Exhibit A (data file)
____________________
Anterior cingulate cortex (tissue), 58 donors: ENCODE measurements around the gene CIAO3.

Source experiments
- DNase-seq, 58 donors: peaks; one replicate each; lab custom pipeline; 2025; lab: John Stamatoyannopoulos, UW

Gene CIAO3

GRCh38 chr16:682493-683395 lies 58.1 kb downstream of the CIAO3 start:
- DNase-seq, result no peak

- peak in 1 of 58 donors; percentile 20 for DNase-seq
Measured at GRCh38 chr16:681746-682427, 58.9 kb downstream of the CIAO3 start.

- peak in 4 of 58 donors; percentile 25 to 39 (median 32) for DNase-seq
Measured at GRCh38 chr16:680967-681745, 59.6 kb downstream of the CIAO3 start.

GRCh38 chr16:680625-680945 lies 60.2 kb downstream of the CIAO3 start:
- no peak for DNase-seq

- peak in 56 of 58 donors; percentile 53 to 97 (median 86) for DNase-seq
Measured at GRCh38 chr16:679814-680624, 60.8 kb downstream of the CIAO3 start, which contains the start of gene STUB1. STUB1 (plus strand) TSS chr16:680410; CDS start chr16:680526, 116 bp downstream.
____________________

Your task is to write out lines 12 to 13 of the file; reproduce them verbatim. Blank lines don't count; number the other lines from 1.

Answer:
- no peak for DNase-seq

- peak in 56 of 58 donors; percentile 53 to 97 (median 86) for DNase-seq